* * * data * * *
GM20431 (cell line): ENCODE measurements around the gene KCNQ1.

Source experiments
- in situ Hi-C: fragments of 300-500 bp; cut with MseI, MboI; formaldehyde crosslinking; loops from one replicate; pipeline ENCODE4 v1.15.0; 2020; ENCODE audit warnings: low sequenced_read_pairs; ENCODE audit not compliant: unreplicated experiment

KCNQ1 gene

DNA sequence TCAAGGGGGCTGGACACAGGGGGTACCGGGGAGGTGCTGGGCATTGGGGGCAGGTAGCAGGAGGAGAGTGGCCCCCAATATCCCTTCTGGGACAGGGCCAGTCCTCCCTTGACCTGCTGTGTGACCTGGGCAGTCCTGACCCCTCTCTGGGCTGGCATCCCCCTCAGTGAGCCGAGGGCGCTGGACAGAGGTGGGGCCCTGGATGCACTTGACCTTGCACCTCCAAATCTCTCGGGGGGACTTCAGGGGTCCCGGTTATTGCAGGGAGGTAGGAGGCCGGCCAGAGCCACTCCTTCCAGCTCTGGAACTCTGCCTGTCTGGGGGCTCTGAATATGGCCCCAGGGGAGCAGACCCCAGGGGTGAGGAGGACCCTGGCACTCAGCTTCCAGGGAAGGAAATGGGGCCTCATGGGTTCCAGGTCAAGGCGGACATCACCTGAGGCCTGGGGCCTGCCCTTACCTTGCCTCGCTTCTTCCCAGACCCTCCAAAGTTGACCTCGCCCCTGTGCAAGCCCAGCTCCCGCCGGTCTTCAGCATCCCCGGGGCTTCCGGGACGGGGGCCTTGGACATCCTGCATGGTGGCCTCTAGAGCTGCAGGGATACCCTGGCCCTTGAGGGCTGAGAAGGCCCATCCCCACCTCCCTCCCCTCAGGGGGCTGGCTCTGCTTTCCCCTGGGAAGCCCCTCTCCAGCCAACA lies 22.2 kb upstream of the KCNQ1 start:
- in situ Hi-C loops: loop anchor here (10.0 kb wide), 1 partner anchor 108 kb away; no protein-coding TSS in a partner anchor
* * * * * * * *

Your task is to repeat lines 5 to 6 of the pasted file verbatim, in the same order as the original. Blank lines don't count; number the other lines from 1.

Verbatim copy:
DNA sequence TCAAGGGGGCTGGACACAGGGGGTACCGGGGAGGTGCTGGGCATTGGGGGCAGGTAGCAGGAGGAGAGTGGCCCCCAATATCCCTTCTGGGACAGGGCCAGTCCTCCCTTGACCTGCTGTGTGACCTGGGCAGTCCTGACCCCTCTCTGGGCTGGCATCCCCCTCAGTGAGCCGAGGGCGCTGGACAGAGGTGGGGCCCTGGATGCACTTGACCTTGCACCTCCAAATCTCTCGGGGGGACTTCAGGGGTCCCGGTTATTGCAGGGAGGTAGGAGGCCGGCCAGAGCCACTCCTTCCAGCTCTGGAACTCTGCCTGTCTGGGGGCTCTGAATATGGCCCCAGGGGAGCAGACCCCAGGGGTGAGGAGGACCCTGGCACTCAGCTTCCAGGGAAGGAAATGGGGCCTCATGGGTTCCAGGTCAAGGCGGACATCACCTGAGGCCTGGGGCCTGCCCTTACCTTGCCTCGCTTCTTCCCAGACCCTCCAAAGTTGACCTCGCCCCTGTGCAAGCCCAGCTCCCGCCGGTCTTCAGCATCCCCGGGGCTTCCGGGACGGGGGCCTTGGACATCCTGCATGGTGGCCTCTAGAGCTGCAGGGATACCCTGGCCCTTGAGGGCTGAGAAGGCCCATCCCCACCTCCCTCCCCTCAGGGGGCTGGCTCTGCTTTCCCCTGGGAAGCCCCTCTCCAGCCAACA lies 22.2 kb upstream of the KCNQ1 start:
- in situ Hi-C loops: loop anchor here (10.0 kb wide), 1 partner anchor 108 kb away; no protein-coding TSS in a partner anchor